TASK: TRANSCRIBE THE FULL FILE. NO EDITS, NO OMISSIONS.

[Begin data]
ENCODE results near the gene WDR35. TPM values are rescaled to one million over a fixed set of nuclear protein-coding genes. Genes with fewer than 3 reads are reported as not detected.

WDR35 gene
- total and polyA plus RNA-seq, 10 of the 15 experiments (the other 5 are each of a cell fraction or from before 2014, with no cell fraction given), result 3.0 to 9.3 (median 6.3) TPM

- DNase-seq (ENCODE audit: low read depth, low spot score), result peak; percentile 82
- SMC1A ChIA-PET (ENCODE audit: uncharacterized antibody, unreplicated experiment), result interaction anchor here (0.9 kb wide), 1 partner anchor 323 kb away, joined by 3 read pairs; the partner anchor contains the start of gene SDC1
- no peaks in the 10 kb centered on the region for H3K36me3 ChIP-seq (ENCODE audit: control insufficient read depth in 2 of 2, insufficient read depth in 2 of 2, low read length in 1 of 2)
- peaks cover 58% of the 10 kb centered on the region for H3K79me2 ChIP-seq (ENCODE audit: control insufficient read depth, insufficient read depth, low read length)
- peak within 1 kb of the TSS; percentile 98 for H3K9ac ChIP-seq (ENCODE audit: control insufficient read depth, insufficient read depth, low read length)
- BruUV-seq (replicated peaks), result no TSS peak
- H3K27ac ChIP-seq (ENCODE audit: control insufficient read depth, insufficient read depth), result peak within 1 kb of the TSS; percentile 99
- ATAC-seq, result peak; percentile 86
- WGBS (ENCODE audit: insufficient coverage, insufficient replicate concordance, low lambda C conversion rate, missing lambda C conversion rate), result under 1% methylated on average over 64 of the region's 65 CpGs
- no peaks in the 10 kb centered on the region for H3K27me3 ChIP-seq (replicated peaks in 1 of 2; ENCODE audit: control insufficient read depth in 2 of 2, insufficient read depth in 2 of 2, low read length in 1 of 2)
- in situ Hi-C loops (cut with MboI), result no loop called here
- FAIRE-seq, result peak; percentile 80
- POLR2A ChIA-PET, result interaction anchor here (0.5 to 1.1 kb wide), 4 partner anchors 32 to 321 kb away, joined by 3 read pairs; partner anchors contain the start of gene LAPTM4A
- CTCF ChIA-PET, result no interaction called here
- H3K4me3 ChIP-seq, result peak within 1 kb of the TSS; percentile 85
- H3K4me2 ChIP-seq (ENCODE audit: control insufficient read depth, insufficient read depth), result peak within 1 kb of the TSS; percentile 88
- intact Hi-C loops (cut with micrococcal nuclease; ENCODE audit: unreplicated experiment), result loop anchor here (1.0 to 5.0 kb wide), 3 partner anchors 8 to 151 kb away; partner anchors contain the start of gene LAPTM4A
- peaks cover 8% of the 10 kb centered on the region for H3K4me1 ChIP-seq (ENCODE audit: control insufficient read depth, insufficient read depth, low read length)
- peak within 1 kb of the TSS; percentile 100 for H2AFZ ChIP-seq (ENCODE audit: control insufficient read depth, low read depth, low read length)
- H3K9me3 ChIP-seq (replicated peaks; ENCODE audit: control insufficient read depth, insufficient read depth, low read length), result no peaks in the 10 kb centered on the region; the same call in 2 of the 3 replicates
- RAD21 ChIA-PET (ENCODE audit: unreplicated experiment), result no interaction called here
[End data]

ENCODE results near the gene WDR35. TPM values are rescaled to one million over a fixed set of nuclear protein-coding genes. Genes with fewer than 3 reads are reported as not detected.

WDR35 gene
- total and polyA plus RNA-seq, 10 of the 15 experiments (the other 5 are each of a cell fraction or from before 2014, with no cell fraction given), result 3.0 to 9.3 (median 6.3) TPM

- DNase-seq (ENCODE audit: low read depth, low spot score), result peak; percentile 82
- SMC1A ChIA-PET (ENCODE audit: uncharacterized antibody, unreplicated experiment), result interaction anchor here (0.9 kb wide), 1 partner anchor 323 kb away, joined by 3 read pairs; the partner anchor contains the start of gene SDC1
- no peaks in the 10 kb centered on the region for H3K36me3 ChIP-seq (ENCODE audit: control insufficient read depth in 2 of 2, insufficient read depth in 2 of 2, low read length in 1 of 2)
- peaks cover 58% of the 10 kb centered on the region for H3K79me2 ChIP-seq (ENCODE audit: control insufficient read depth, insufficient read depth, low read length)
- peak within 1 kb of the TSS; percentile 98 for H3K9ac ChIP-seq (ENCODE audit: control insufficient read depth, insufficient read depth, low read length)
- BruUV-seq (replicated peaks), result no TSS peak
- H3K27ac ChIP-seq (ENCODE audit: control insufficient read depth, insufficient read depth), result peak within 1 kb of the TSS; percentile 99
- ATAC-seq, result peak; percentile 86
- WGBS (ENCODE audit: insufficient coverage, insufficient replicate concordance, low lambda C conversion rate, missing lambda C conversion rate), result under 1% methylated on average over 64 of the region's 65 CpGs
- no peaks in the 10 kb centered on the region for H3K27me3 ChIP-seq (replicated peaks in 1 of 2; ENCODE audit: control insufficient read depth in 2 of 2, insufficient read depth in 2 of 2, low read length in 1 of 2)
- in situ Hi-C loops (cut with MboI), result no loop called here
- FAIRE-seq, result peak; percentile 80
- POLR2A ChIA-PET, result interaction anchor here (0.5 to 1.1 kb wide), 4 partner anchors 32 to 321 kb away, joined by 3 read pairs; partner anchors contain the start of gene LAPTM4A
- CTCF ChIA-PET, result no interaction called here
- H3K4me3 ChIP-seq, result peak within 1 kb of the TSS; percentile 85
- H3K4me2 ChIP-seq (ENCODE audit: control insufficient read depth, insufficient read depth), result peak within 1 kb of the TSS; percentile 88
- intact Hi-C loops (cut with micrococcal nuclease; ENCODE audit: unreplicated experiment), result loop anchor here (1.0 to 5.0 kb wide), 3 partner anchors 8 to 151 kb away; partner anchors contain the start of gene LAPTM4A
- peaks cover 8% of the 10 kb centered on the region for H3K4me1 ChIP-seq (ENCODE audit: control insufficient read depth, insufficient read depth, low read length)
- peak within 1 kb of the TSS; percentile 100 for H2AFZ ChIP-seq (ENCODE audit: control insufficient read depth, low read depth, low read length)
- H3K9me3 ChIP-seq (replicated peaks; ENCODE audit: control insufficient read depth, insufficient read depth, low read length), result no peaks in the 10 kb centered on the region; the same call in 2 of the 3 replicates
- RAD21 ChIA-PET (ENCODE audit: unreplicated experiment), result no interaction called here